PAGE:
Even for those covering advanced TV developments, it has been tough to keep up with all of the news this week. Most, but not all, announcements were part of the deluge coming out of CES 2020.
So before I get into the news alluded to in the headline, it seems worth briefly mentioning a few of the more notable developments from these past five jam-packed days (and providing links to our coverage of same, in case you missed some of it).
The week’s first big ATV news was Tremor International’s acquisition of programmatic video marketplace Unruly, from News Corp.
Video ad-tech company Tremor says the deal will expand its connected TV as well as video and data initiatives, which already reach some 1.2 billion unique monthly users through publisher partnerships across the U.S., Europe and APAC.
That was quickly overshadowed by Nielsen’s announced expansion of its addressable TV platform’s beta test to include A+E Networks, AMC Networks, CBS, Discovery, Fox, NBCUniversal and WarnerMedia, among others, with a commercial debut of the platform set for this year’s second half.
The platform promises TV networks the ability to review decisions about ad inventory and campaign management, audience targeting, dynamic ad replacement, and C3/C7, as well as gain viewer insights ahead of the coming TV season. Moreover, it will be in position to play a role in this year’s upfronts, according to the participants.
Hours later, we learned more about NBC Universal’s integrated TV and digital buying platform — including its name: One Platform.
A first-iteration version of the platform — said to be capable of offering ad buys spanning linear and digital inventory across all of NBCU’s platforms on local, national and global levels — will also be available in time for the upfronts.
There was also news of what is said to be the first shoppable integration by a major television maker. Video commerce tech company TheTake revealed that it has partnered with LG Electronics and media players including WarnerMedia, NBC Universal, A+E Networks and Crown Media Family Networks to enable owners of LG’s 2020 webOS smart TVs to use their smartphones to buy products featured in shows and movies playing on participating networks.
Again, I emphasize that this is just a partial list.
Moving on to today’s big news: Amazon is pursuing deals to start selling streaming video advertising outside of its own Fire TV ecosystem, on platforms such as Apple TV, Xbox, PlayStation and Android TV, according to The Wall Street Journal.
Specifically, Amazon Publisher Services is attempting to forge new relationships with TV app owners to integrate technology that would let it sell some of their ad inventory on other streaming services.
Content providers including CNN, Discovery and A&E, as well as streamers including Pluto TV and Tubi, are already working with Amazon to sell ads, reports WSJ.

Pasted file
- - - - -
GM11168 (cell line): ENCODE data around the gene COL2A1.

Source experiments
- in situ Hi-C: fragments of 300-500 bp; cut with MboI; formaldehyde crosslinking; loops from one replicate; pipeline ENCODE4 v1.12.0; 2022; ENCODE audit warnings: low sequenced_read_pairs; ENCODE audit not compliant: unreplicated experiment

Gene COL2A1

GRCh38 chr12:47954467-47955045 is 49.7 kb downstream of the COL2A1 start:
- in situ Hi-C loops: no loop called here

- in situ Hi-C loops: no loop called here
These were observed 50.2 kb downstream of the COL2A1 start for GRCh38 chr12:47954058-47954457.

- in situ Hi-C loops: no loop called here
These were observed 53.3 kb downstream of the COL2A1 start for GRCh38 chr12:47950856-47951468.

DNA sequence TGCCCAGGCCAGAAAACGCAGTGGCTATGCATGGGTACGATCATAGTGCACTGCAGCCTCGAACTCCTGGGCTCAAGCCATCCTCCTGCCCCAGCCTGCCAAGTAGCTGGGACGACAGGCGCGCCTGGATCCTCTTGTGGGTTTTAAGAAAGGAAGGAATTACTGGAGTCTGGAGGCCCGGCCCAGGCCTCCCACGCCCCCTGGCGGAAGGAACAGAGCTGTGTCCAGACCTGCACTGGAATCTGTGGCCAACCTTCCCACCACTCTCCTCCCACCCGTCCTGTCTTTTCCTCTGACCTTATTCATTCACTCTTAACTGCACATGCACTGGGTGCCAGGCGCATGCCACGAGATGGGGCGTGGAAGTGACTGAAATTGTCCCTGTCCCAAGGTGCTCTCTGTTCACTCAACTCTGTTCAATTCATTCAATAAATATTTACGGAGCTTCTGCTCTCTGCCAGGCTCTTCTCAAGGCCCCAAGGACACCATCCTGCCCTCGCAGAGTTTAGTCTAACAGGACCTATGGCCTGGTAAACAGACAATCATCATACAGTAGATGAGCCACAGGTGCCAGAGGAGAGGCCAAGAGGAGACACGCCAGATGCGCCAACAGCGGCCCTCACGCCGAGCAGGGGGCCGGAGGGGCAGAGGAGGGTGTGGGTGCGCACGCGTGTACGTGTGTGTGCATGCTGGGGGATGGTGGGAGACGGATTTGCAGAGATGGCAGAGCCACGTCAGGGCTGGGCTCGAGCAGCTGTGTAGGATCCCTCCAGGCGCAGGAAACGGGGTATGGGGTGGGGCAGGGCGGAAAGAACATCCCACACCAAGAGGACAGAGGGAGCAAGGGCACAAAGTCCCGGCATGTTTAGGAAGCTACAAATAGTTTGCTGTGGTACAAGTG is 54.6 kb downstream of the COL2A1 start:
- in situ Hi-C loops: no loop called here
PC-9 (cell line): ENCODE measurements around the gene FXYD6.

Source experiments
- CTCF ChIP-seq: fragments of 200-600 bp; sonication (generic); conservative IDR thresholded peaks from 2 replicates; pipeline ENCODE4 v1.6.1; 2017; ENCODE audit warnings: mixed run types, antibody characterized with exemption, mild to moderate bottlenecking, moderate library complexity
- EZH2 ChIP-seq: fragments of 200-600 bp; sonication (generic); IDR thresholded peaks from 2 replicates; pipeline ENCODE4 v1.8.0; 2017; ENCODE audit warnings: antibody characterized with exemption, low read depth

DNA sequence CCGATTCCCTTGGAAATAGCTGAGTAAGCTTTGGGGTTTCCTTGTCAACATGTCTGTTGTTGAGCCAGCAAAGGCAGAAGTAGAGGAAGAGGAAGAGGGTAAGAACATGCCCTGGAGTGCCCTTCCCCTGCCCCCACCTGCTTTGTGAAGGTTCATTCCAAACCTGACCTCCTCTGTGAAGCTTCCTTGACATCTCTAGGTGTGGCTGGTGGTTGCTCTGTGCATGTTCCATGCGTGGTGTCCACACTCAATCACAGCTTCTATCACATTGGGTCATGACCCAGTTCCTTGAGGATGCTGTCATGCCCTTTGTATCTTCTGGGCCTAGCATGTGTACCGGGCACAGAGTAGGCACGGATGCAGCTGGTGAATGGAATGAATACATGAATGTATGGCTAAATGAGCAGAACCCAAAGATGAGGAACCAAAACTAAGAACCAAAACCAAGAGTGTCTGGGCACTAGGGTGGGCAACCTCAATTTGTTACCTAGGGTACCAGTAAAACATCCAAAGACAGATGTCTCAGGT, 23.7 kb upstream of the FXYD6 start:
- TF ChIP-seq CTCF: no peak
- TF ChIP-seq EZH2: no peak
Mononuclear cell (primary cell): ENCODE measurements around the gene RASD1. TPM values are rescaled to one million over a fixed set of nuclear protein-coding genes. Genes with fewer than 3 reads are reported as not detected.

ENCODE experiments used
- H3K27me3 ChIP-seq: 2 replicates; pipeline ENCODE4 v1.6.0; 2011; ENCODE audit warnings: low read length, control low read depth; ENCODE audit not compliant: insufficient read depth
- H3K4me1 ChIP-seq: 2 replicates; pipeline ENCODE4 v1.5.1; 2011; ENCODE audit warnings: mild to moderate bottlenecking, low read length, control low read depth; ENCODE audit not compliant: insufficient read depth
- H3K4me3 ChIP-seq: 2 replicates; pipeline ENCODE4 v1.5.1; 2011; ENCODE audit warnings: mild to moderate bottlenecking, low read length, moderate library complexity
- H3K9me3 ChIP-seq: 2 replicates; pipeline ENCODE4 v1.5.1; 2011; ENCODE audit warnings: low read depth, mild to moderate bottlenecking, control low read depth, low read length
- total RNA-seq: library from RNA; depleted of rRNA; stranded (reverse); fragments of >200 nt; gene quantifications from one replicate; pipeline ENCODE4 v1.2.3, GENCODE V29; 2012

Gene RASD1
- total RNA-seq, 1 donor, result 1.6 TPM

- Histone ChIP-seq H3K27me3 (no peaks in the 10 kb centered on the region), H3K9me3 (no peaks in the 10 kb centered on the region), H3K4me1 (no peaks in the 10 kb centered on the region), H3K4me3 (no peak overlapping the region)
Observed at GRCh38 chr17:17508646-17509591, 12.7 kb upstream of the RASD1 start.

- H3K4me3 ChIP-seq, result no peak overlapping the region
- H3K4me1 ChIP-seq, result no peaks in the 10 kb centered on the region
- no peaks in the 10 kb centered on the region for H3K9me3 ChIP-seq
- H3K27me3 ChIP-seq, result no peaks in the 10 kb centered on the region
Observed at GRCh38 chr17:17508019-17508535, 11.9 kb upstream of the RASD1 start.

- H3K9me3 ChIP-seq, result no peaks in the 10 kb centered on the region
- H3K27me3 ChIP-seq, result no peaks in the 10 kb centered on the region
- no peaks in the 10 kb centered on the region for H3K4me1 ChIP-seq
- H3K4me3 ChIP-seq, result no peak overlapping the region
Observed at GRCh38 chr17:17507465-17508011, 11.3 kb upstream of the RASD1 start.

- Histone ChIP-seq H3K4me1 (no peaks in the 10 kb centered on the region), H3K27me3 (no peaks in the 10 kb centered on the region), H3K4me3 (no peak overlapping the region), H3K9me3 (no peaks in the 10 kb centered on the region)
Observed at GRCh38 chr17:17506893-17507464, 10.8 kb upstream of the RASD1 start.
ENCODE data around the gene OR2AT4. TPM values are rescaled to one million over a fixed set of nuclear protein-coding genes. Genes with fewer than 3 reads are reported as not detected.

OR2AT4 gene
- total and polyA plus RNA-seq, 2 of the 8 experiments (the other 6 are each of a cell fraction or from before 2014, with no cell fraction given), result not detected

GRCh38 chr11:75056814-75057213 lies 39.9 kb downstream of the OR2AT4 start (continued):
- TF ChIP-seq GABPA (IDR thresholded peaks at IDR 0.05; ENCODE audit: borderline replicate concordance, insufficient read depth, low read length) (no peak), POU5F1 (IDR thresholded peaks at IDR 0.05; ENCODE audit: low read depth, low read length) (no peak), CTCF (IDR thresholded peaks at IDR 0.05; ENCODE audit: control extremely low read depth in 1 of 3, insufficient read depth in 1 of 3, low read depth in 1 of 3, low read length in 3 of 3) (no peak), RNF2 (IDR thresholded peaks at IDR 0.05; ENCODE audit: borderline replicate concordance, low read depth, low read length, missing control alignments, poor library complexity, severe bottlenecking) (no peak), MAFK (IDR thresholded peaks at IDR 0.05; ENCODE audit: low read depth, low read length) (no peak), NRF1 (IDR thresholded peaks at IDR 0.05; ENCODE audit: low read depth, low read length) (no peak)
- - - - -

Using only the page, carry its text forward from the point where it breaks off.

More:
While major media companies may not be tempted to give Amazon more of their ad inventories, the proposition might be welcomed by video publishers with fewer resources to maximize their inventory sales, the report points out.
Indeed, in addition to extending its powerful ad-targeting capabilities — driven by its massive first-party shopping and browser data — to other platforms, Amazon is said to be promising prospective partners it can sell ads at substantially higher prices than other third-party platforms (at CPMs of up to $40).
Roku has captured some 60% of the frustratingly fragmented CTV programmatic ad business. That’s been due largely to its ability, through a partnership with Innovid, to offer advertisers in-depth campaign performance reports that combine CTV and cable TV viewership data, according to Motley Fool’s James Brumley.
But while Amazon has some catching up to do on the OTT ad-learning curve, Brumley points out that on the OTT devices front, Amazon has already managed to whittle Roku’s market share down from nearly 50% in 2016 to 39%, by growing its Fire TV share from 16% to 39%.
“Amazon brings two other upsides to the table that could eventually prove disruptive, too,” he adds. One is that “mountain” of transactional and other data on Prime members and other Amazon ecommerce customers. The other is “deeper pockets to develop or acquire whatever measurement tool advertisers want.”
Advertisers are already increasingly addicted to Amazon’s digital advertising DSP, which is making gains on Google and Facebook. And it looks like Amazon won’t be satisfied until it’s the go-to source for OTT/CTV ad buys, as well.
Not surprising, given this megalith's genius for attaching itself to money pots, wherever they may appear. eMarketer estimates that CTV ad spending will rise from $6.9 billion in 2019 to $8.9 billion this year.